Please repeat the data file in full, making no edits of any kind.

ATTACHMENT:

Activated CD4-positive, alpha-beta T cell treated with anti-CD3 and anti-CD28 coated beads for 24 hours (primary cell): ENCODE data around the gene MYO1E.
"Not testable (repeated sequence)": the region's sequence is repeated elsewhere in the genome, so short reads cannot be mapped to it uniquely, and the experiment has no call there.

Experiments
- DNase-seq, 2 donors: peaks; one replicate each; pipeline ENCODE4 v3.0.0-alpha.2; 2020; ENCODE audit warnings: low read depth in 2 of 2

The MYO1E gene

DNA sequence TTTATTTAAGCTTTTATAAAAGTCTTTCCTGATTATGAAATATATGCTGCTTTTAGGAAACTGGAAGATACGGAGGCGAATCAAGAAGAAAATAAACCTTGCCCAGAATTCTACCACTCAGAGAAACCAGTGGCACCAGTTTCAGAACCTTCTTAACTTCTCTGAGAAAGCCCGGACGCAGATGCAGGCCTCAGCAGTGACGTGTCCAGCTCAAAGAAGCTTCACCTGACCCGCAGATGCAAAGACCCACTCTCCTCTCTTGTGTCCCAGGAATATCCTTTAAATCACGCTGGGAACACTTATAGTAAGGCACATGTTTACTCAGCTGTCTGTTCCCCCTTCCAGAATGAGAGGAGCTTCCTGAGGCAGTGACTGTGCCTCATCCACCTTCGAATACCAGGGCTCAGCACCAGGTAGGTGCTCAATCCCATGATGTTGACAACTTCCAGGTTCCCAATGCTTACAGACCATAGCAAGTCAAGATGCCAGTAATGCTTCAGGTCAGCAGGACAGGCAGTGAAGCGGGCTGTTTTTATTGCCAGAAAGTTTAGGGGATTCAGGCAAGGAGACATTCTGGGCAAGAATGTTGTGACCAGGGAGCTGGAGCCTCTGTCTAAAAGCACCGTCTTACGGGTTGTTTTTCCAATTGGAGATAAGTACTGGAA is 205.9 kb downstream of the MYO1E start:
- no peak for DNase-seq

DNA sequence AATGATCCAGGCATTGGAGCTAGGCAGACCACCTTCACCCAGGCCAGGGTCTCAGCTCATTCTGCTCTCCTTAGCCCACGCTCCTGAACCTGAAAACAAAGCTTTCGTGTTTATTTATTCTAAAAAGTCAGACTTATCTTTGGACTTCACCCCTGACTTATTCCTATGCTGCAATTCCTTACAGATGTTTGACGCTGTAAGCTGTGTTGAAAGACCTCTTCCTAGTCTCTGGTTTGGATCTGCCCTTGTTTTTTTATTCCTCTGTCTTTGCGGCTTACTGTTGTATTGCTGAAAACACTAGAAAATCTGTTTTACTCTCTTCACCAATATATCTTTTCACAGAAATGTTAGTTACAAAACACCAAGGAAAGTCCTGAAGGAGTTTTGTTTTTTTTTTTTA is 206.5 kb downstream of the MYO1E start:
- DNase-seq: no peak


Activated CD4-positive, alpha-beta T cell treated with anti-CD3 and anti-CD28 coated beads for 24 hours (primary cell): ENCODE data around the gene MYO1E.
"Not testable (repeated sequence)": the region's sequence is repeated elsewhere in the genome, so short reads cannot be mapped to it uniquely, and the experiment has no call there.

Experiments
- DNase-seq, 2 donors: peaks; one replicate each; pipeline ENCODE4 v3.0.0-alpha.2; 2020; ENCODE audit warnings: low read depth in 2 of 2

The MYO1E gene

DNA sequence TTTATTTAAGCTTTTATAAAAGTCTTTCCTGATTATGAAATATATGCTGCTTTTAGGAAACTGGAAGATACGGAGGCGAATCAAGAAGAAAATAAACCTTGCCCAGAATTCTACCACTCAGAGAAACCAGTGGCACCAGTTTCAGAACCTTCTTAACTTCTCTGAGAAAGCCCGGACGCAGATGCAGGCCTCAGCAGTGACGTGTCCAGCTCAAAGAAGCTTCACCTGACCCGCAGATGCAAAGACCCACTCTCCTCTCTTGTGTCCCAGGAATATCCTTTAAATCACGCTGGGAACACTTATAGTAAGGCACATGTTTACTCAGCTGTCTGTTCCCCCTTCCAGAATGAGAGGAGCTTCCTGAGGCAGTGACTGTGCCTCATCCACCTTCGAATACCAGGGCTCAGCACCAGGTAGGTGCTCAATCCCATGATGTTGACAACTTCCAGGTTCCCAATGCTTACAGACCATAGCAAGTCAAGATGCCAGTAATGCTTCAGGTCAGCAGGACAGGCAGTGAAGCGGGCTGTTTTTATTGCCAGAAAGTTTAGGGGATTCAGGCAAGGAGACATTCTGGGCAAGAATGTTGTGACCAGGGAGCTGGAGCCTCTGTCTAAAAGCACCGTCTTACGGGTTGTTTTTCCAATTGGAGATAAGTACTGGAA is 205.9 kb downstream of the MYO1E start:
- no peak for DNase-seq

DNA sequence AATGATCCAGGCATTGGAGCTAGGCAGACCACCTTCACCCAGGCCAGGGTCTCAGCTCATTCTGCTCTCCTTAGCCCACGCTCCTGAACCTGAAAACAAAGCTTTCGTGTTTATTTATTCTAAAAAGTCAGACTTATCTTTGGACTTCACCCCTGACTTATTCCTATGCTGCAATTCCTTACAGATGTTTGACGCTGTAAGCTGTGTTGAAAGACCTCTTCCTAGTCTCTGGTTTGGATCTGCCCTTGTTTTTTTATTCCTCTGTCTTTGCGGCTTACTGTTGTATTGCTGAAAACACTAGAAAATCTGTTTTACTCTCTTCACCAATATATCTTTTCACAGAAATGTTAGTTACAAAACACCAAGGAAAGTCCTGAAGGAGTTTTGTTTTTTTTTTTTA is 206.5 kb downstream of the MYO1E start:
- DNase-seq: no peak